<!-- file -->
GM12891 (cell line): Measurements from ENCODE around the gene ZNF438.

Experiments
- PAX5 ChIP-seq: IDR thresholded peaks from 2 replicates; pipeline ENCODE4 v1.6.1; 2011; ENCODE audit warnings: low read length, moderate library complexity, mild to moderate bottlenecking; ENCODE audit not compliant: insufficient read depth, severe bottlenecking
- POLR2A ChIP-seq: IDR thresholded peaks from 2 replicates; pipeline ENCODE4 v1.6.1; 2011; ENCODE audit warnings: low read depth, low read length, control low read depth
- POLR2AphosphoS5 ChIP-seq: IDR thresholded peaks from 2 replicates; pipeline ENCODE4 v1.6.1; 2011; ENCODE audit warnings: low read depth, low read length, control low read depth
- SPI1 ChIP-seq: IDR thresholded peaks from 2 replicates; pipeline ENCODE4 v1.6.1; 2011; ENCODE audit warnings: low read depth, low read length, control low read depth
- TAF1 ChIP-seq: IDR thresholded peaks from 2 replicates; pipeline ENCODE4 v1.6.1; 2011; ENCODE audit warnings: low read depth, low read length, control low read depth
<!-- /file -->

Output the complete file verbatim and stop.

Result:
GM12891 (cell line): Measurements from ENCODE around the gene ZNF438.

Experiments
- PAX5 ChIP-seq: IDR thresholded peaks from 2 replicates; pipeline ENCODE4 v1.6.1; 2011; ENCODE audit warnings: low read length, moderate library complexity, mild to moderate bottlenecking; ENCODE audit not compliant: insufficient read depth, severe bottlenecking
- POLR2A ChIP-seq: IDR thresholded peaks from 2 replicates; pipeline ENCODE4 v1.6.1; 2011; ENCODE audit warnings: low read depth, low read length, control low read depth
- POLR2AphosphoS5 ChIP-seq: IDR thresholded peaks from 2 replicates; pipeline ENCODE4 v1.6.1; 2011; ENCODE audit warnings: low read depth, low read length, control low read depth
- SPI1 ChIP-seq: IDR thresholded peaks from 2 replicates; pipeline ENCODE4 v1.6.1; 2011; ENCODE audit warnings: low read depth, low read length, control low read depth
- TAF1 ChIP-seq: IDR thresholded peaks from 2 replicates; pipeline ENCODE4 v1.6.1; 2011; ENCODE audit warnings: low read depth, low read length, control low read depth